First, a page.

However, I do want you to change perspectives, and take a look at concentrated solar from a long-term lens. As I mentioned previously, this system has the capacity to store power for long durations. With the molten salt absorbing excess solar energy, CSP just might be the solution to the mighty duck curve in California.
My colleague has explained this concept in great detail when he talks about why solar asset managers need to focus on storage as a growing concern. Hence, it suffices to say here that the storage component of CSP solves a dilemma that us energy folks have been thinking about for a while. It can truly help us future proof renewable energy.
Therefore, there’s real value in concentrated solar. Storage of renewable power being the top advantage.
What Challenges Does Concentrated Solar Power Face?
CSP faces a handful of issues. Cost has been perhaps, the biggest hurdle in Concentrated Solar’s fame. While it may be a close cousin of solar PV, its cost is comparable to offshore wind projects that have more complex technology than traditional onshore setups.
The unsubsidized, levelized cost of producing one-megawatt hour of solar power from a thermal tower ranges between $126 to $156. Traditional solar or wind installations produce the same for $28 to $44.
So, it’s safe to say that the high cost of setup discussed in the previous section very much transfers to the end-users in the case of CSP.
Nonetheless, these costs are being driven down with considerable joint effort. Consequently, an analysis done by the International Renewable Energy Agency (IRENA) asserts that the cost of CSP fell more than any other renewable source in 2018. Overall, it has seen a 46% dip since 2010.
Concentrated solar power farms are usually built on a large scale. This helps them reap economies of scale, and makes challenging costs somewhat manageable. For instance, the Ivanpah CSP plant in California has two units, each of which can generate up to 133 megawatts of power.
However, this scale raises another concern: efficiency. The sun’s rays dissipate some of their energy as they cover the distance to the focal point on a tower.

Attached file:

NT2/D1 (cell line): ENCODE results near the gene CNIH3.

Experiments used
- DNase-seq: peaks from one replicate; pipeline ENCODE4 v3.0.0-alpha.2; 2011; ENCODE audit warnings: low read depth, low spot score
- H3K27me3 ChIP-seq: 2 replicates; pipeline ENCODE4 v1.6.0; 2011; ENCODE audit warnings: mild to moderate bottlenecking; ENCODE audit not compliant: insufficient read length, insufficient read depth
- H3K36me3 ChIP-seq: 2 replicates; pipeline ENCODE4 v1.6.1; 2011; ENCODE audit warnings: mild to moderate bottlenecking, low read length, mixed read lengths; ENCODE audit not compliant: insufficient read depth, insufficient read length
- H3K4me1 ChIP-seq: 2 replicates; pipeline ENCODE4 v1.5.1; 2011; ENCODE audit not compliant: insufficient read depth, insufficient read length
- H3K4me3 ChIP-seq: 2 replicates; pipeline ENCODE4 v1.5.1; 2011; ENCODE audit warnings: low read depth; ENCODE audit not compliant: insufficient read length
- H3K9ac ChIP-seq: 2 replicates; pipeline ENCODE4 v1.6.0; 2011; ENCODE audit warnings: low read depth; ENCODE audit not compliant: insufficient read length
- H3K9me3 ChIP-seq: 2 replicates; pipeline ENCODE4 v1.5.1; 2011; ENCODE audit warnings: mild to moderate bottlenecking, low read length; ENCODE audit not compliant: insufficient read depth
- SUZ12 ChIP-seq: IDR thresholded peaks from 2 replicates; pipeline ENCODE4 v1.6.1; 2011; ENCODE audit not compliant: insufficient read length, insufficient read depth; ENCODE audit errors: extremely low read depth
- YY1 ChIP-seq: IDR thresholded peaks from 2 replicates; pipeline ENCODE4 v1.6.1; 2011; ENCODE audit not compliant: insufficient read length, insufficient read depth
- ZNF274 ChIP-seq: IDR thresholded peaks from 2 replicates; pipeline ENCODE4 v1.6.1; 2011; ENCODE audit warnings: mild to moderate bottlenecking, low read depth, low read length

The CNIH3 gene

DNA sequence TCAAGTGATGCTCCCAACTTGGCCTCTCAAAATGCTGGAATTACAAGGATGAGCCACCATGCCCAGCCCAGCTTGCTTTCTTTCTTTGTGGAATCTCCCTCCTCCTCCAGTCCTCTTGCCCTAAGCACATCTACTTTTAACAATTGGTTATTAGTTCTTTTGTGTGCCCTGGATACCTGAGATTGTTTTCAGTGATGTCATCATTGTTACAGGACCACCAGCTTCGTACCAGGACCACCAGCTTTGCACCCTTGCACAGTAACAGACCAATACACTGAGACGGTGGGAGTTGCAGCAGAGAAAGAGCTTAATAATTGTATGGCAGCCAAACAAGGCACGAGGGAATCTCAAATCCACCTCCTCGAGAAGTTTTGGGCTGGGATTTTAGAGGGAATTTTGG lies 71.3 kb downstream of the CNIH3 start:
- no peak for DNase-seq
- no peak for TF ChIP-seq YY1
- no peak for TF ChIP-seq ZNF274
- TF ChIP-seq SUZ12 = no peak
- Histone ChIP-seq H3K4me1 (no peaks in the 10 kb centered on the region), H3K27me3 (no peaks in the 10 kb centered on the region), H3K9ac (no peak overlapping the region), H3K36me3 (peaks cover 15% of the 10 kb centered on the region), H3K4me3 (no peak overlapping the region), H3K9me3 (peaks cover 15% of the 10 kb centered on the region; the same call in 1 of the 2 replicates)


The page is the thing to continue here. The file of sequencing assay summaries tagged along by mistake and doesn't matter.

The result? Losses and inefficiency. Some experts debate that the best way to balance this cost-efficiency quandary is to develop multiple smaller farms with 50-megawatt capacities. These farms can be clustered around a common storage tank.
What’s the Future Outlook for Concentrated Solar Power?
Concentrated solar power is definitely making a comeback. Historically, Spain has had the largest presence of these setups.
However, quite recently, the Middle East and North Africa region (MENA), along with China, have surfaced as growing markets for this type of solar installation. The latter has commissioned at least 20 thermal solar projects, some of which have begun construction already.
Another prime example is Cyprus. An island nation that has invested considerable resources in research and development of thermal solar. As a result, it has been able to cater to 60% of its demand with local production, importing the remaining from China.
Every discussion on energy generation comes down to one main determinant, i.e. investor confidence. With the cost of CSP now declining, will energy investors be ready to take part in its development? Or will they continue to choose PV solar over thermal solar?
Only time will tell.